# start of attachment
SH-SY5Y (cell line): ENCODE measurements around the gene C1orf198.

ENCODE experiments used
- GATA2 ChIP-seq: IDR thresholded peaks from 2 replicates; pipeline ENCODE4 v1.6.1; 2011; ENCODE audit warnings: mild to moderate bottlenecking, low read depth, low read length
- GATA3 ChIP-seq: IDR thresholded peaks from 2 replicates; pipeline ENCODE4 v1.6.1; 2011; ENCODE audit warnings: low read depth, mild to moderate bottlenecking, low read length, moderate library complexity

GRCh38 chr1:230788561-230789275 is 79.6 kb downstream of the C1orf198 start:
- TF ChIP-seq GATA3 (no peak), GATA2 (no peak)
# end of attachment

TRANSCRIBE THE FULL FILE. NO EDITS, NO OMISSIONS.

SH-SY5Y (cell line): ENCODE measurements around the gene C1orf198.

ENCODE experiments used
- GATA2 ChIP-seq: IDR thresholded peaks from 2 replicates; pipeline ENCODE4 v1.6.1; 2011; ENCODE audit warnings: mild to moderate bottlenecking, low read depth, low read length
- GATA3 ChIP-seq: IDR thresholded peaks from 2 replicates; pipeline ENCODE4 v1.6.1; 2011; ENCODE audit warnings: low read depth, mild to moderate bottlenecking, low read length, moderate library complexity

GRCh38 chr1:230788561-230789275 is 79.6 kb downstream of the C1orf198 start:
- TF ChIP-seq GATA3 (no peak), GATA2 (no peak)